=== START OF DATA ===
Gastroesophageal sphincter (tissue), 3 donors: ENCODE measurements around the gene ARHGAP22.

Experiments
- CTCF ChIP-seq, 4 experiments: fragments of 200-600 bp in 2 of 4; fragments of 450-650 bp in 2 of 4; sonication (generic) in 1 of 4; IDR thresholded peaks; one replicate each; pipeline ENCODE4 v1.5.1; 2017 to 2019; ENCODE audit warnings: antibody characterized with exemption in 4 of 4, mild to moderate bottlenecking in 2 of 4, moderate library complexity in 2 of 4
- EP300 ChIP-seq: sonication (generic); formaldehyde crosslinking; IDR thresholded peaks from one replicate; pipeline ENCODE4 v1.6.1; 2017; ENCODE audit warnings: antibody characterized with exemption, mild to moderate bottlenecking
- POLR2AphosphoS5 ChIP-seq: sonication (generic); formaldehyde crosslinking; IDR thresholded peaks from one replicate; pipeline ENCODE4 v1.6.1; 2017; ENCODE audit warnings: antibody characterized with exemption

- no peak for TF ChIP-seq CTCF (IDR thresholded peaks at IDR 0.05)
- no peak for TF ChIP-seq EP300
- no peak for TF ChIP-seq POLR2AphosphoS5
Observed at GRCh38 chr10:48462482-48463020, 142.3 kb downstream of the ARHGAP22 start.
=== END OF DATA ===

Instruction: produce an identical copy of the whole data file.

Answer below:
Gastroesophageal sphincter (tissue), 3 donors: ENCODE measurements around the gene ARHGAP22.

Experiments
- CTCF ChIP-seq, 4 experiments: fragments of 200-600 bp in 2 of 4; fragments of 450-650 bp in 2 of 4; sonication (generic) in 1 of 4; IDR thresholded peaks; one replicate each; pipeline ENCODE4 v1.5.1; 2017 to 2019; ENCODE audit warnings: antibody characterized with exemption in 4 of 4, mild to moderate bottlenecking in 2 of 4, moderate library complexity in 2 of 4
- EP300 ChIP-seq: sonication (generic); formaldehyde crosslinking; IDR thresholded peaks from one replicate; pipeline ENCODE4 v1.6.1; 2017; ENCODE audit warnings: antibody characterized with exemption, mild to moderate bottlenecking
- POLR2AphosphoS5 ChIP-seq: sonication (generic); formaldehyde crosslinking; IDR thresholded peaks from one replicate; pipeline ENCODE4 v1.6.1; 2017; ENCODE audit warnings: antibody characterized with exemption

- no peak for TF ChIP-seq CTCF (IDR thresholded peaks at IDR 0.05)
- no peak for TF ChIP-seq EP300
- no peak for TF ChIP-seq POLR2AphosphoS5
Observed at GRCh38 chr10:48462482-48463020, 142.3 kb downstream of the ARHGAP22 start.